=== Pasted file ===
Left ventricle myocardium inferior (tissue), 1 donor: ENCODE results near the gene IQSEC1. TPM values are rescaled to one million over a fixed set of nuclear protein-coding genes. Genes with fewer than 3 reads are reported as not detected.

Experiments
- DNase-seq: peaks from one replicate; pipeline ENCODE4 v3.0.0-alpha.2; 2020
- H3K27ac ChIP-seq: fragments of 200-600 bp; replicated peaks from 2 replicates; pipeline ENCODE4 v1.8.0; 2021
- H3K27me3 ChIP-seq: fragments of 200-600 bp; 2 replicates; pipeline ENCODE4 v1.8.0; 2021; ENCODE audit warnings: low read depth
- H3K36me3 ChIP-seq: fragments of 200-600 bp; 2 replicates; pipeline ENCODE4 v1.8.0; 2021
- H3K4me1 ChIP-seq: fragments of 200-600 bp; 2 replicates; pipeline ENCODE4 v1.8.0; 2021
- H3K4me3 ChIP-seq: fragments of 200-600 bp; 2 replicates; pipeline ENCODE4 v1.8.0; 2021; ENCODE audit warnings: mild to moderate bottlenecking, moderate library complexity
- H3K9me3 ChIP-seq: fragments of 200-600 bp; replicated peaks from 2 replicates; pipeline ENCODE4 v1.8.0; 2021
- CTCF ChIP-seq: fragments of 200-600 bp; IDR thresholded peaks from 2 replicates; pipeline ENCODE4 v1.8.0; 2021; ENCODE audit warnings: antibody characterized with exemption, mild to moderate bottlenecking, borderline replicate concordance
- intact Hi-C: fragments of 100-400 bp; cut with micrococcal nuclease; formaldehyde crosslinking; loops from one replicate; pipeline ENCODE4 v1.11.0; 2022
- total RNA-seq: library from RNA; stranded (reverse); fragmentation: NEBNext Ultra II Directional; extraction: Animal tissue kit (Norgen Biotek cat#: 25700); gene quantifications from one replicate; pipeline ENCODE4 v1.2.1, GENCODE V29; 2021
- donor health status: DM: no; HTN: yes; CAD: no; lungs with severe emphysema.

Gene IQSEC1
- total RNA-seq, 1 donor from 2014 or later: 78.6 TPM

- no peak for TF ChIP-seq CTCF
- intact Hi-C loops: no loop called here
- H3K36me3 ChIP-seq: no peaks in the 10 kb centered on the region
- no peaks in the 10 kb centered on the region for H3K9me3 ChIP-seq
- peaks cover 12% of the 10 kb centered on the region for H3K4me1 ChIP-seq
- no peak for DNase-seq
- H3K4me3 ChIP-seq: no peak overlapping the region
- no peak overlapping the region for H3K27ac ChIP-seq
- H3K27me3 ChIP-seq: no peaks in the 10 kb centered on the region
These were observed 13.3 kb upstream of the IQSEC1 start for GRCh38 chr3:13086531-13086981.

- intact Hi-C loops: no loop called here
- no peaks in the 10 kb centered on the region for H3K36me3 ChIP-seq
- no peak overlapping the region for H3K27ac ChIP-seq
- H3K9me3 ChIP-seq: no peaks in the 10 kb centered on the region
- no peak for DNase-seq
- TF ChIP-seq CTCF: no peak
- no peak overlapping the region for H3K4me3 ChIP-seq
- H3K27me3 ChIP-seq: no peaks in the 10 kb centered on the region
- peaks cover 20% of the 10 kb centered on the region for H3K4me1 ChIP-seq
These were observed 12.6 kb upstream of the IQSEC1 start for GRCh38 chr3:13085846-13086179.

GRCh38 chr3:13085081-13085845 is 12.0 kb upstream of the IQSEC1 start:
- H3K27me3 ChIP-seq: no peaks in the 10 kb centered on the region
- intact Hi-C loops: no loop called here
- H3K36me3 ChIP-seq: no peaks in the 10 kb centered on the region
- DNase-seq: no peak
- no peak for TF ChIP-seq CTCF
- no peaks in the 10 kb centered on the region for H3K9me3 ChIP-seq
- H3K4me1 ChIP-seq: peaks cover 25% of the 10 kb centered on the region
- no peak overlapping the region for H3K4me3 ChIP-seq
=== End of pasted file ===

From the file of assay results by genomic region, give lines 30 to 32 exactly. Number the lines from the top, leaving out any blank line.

- no peak for DNase-seq
- TF ChIP-seq CTCF: no peak
- no peak overlapping the region for H3K4me3 ChIP-seq